Soprano: The textbook definition of a soprano’s range is a D (a note below the first line on the staff) to a high G (a note above the highest line on the staff). You can usually push this range two notes in either direction. Use the high notes sparingly, though—your sopranos will hate you if you write them in too often. That being said, most sops can go low too, but you want to reserve that space for your altos.
Alto: Most altos can go as low as a G below the staff. Altos can usually reach C (middle of soprano staff), but don’t write anything above that. Altos are the lower ladies, use their lower range. Some altos can even push it to Fs or Es, but you don't want your altos sounding like men, do you? Then again, if you are in an all-female group do it. You need some low end to round out your sound.
Tenors: The textbook definition for the range of a tenor is a D (bottom of tenor staff) to a G (top of tenor staff), but again, you can usually push this two notes in either direction. Also, if you're in an all-male a cappella group, you'll need to use your tenors' falsetto ranges to have a nice upper range as well.
You'll occasionally find your high tenor who can hit high Bs and Cs, but this is rare. If you want your tenors to like you, don't write above a G.
Basses: Basses can comfortably sing up to middle C and usually down to an F. Baritones are usually comfortable hitting high Es and Fs, but use those sparingly.
If you're looking to have a nice full sound, your basses are the main people to utilize, since usually they sing the root or the fifth of the chord and everyone goes off of them. When choosing which octave for basses to sing in, if possible pick the lower one. A low F always sounds smoother than one in the middle of the staff. Then again, if you're a stickler for close harmony go ahead.
You'll wanna be careful when writing below Es below the staff. True basses can push down to a low C. However, keep in mind that these notes are LOW for them and they won't be very audible when sung.
So you've got the basic structure and chords of the song written down, but you need some splash. You need some more harmonies, say to go along with the solo line. What do you do?
Thirds and fifths are usually a safe bet when harmonizing across lines. For those not familiar, thirds and fifths are the intervals between musical notes. Thirds are when notes are two notes apart, and fifths are when notes are four notes apart.
Chord tones are also a pretty safe bet when harmonizing. Chord tones are notes that fall within the given chord that's being played (or in this case, sung) at any particular moment. So, if at a certain part of the song the chord is A minor, the chord tones would be A C and E.
When picking syllables, it's important to consider a variety of factors:
What instrument is the part mimicking? If you have a tenor doing a guitar line, for example, something like "wa-wa-wa" would be appropriate. Also, when doing a bassline, a safe bet for basses is a closed "dm"
Mouth shape strongly influences dynamics. "ahh" produces a much louder sound than something like "ooo." If you want to really change the dynamics of a piece, alternating these types of syllables will reap huge benefits.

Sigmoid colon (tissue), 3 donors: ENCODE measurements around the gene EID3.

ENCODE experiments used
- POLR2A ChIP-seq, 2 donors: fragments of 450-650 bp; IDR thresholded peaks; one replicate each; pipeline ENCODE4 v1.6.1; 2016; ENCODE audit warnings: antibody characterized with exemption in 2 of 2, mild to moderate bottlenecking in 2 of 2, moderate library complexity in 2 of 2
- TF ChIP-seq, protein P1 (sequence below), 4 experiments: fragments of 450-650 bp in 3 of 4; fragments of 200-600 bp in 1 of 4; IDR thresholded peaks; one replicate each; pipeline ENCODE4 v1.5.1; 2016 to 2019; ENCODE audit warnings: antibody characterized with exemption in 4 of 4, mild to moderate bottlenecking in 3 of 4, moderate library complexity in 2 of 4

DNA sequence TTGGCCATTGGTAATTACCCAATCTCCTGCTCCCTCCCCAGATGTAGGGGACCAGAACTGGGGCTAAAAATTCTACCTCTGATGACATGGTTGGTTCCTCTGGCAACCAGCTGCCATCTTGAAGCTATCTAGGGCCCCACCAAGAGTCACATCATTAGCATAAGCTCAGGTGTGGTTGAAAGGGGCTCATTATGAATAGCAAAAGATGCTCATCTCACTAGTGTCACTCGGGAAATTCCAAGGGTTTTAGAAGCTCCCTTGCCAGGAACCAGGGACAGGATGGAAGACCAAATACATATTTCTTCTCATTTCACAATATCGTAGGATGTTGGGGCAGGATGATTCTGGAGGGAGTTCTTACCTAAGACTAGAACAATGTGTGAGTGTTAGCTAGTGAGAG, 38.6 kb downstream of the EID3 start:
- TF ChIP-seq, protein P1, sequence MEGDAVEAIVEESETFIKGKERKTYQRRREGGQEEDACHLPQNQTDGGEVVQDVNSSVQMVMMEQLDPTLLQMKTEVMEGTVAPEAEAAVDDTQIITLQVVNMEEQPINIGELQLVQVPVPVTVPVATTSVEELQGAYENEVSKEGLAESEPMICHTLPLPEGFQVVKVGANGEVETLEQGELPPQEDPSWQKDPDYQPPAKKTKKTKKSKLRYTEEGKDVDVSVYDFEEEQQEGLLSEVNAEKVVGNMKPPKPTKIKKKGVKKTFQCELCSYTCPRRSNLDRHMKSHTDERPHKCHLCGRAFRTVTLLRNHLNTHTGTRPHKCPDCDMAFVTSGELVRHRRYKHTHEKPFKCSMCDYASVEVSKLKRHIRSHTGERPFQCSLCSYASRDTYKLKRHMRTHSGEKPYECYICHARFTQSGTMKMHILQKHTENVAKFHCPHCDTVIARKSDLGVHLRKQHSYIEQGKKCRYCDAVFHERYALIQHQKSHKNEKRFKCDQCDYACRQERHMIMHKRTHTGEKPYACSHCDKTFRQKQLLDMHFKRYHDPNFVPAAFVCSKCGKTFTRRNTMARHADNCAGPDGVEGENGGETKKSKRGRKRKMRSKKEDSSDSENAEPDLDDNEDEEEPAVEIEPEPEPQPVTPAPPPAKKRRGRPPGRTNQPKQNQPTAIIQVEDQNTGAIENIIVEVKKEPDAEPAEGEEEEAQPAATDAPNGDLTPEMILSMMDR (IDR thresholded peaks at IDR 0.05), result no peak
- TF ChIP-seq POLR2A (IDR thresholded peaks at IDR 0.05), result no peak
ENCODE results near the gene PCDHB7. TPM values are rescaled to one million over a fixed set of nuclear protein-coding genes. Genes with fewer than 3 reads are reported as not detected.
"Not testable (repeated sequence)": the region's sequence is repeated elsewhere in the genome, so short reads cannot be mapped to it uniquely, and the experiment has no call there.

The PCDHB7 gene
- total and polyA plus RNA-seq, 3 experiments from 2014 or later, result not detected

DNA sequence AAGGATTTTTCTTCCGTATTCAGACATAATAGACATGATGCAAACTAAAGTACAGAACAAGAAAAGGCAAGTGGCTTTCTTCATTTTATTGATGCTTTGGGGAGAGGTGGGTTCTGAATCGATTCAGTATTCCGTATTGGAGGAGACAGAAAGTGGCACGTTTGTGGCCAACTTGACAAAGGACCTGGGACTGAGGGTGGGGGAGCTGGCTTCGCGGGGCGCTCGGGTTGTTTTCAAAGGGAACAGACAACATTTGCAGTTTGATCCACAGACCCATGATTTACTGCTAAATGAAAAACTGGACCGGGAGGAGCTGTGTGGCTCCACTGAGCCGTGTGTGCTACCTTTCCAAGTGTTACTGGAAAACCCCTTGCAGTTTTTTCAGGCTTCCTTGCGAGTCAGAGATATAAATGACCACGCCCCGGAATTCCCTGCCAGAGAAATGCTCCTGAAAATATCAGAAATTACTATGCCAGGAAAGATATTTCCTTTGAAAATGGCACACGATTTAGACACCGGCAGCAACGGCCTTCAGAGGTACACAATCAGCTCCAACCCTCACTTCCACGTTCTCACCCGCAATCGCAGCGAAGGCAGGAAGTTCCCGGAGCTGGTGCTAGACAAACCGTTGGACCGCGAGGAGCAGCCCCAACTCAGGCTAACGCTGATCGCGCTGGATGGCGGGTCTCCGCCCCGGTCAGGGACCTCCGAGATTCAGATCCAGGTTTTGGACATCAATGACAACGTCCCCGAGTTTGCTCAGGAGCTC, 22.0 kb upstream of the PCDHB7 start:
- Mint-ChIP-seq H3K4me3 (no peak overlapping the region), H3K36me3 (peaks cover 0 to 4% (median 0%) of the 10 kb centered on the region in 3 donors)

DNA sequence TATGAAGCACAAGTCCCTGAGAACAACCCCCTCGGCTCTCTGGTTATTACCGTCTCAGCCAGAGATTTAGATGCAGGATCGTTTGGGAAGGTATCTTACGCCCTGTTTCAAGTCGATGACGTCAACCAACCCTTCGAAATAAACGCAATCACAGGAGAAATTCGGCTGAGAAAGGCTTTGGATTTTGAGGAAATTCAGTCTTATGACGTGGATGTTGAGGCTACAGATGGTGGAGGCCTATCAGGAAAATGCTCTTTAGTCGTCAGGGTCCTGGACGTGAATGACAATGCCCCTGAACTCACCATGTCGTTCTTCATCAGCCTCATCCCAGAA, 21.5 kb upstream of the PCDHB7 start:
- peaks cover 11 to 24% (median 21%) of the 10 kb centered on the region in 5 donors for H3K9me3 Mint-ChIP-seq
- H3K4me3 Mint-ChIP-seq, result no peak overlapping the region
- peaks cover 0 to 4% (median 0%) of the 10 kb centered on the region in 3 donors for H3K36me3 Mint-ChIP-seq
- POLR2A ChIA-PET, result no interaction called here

You don't want your audience to be bored by your arrangement do you? Of course not! Alternate your syllables. I can't stress this enough. Everyone will be bored sick is the only thing you use is "doo." That being said, "doo" is probably the most common syllable and is my go-to.
Of course, dynamics are always at your discretion. Keep in mind that if you don't write them in, your group will probably be clueless as to which dynamics to use where. Sometimes, of course, it's up to what the Music Director thinks, and that's also fine.
I generally just try to go from what the original song has in terms of dynamics and go from there. It is always fun the throw in a swell here and there, though.
So you've done your arrangement, but it just doesn't pop. What do you do? Here's some things you can do to make your arrangement more interesting:
Arrange a Mashup
Mashups (multiple songs spooled together into one song) are a fun and interactive way for groups to surprise the audience and have combine different genres of music together. I'll probably do a different post on this, but mashups are super cool. One time, I saw a group do a dance medley, consisting of Calvin Harris, Skrillex, and David Guetta all in one song (and it was awesome).
Lots of Harmony
It's always good to have a lot of harmony. Be careful though- you really need to find the perfect balance here, or you could totally screw up your arrangement.
The best arrangements make use of multiple rhythms happening at the same time. A great example of this is Deke Sharon's arrangement of "Apologize." This implements different rhythms, and sometimes they even fit together to have lyrics sung by different parts, which is really cool!
Here's another example of co-occurring rhythms. A friend of mine arranged "Little Talks" by Of Monsters and Men, and the verses make use of different rhythms. Listen for the baritone line, which mimics the solo lyrics in a different rhythm.
Have fun and be creative!
Let your creative juices flow and get down to it! It can seem draining, but it is really worth it in the end to have a cool arrangement of a song that people love. If you think something would sound cool, write it in and try it out!